In case you haven't noticed, the weather has been--shall we say--unusual.
The average high temperature for International Falls, MN, in January is 15 degrees Fahrenheit.
Last Wednesday it was -36.4 with a windchill of -58.
This week, temperatures are predicted to spike 80 degrees.
"In the beautiful Midwest, windchill temperatures are reaching minus 60 degrees, the coldest ever recorded. In coming days, expected to get even colder. People can't last outside even for minutes. What the hell is going on with Global Waming [sic]? Please come back fast, we need you!"
What the hell is going on with global "waming?"
What the president doesn't care to know (despite having access to every top climate scientist in the world) is that all these dangerous meteorological aberrations are because of global warming, aka climate change.
That's why places where it's hot are hotter than normal; places where it's cold are even colder, in some places, than at any other time in recorded history.
According to the National Oceanic and Atmospheric Administration (NOAA), 2018 was the fourth warmest year for the planet.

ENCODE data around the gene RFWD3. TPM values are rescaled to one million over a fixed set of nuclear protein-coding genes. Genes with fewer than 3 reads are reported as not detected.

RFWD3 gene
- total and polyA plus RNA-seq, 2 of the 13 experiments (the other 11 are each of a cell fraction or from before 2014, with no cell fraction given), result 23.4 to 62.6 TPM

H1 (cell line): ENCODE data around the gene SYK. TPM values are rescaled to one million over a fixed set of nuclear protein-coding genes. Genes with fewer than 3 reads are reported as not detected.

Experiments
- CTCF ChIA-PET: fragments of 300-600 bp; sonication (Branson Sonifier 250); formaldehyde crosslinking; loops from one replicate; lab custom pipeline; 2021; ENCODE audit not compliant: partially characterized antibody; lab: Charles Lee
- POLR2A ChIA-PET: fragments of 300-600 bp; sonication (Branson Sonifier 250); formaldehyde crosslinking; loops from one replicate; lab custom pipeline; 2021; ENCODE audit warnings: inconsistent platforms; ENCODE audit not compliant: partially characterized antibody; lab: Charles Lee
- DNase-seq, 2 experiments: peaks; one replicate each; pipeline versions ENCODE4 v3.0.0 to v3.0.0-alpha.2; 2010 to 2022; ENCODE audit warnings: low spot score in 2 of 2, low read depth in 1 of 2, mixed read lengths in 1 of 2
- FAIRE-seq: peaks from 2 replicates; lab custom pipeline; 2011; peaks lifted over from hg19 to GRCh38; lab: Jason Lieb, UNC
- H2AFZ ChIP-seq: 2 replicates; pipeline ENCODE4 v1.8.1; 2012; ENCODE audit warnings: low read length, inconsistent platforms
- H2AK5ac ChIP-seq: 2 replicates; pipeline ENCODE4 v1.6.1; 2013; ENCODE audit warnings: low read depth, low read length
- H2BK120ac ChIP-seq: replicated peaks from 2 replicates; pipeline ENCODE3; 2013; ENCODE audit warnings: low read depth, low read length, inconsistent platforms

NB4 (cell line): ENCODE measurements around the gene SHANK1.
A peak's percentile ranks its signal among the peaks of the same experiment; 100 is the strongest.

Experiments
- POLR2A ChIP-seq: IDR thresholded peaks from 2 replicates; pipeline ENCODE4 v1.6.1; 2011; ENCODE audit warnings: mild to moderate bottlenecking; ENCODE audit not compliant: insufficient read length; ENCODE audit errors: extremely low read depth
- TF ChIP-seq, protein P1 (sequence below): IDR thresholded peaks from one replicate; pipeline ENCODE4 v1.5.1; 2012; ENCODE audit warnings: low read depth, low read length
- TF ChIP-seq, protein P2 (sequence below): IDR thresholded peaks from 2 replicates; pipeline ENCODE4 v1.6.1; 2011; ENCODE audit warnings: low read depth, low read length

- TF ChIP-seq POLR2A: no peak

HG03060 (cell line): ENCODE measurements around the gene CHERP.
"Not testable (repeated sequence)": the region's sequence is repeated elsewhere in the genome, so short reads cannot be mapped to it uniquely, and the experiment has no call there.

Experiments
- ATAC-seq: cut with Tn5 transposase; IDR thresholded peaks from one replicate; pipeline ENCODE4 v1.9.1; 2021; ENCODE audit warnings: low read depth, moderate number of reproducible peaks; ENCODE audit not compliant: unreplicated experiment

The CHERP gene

This doesn't mean, despite what our president says, everywhere is going to be stifling hot all the time.
According to a study released in Geophysical Research Letters, a publication of the American Geophysical Union, the shifting jet stream is responsible for dramatic temperature swings, causing glaciers in western North America to melt four times faster than in the last decade, creating what we now know as a "polar vortex"--a term familiar today but virtually unknown to most only a few years ago.
The polar vortex is a frigid air mass concentrated in the Arctic that traps cold air.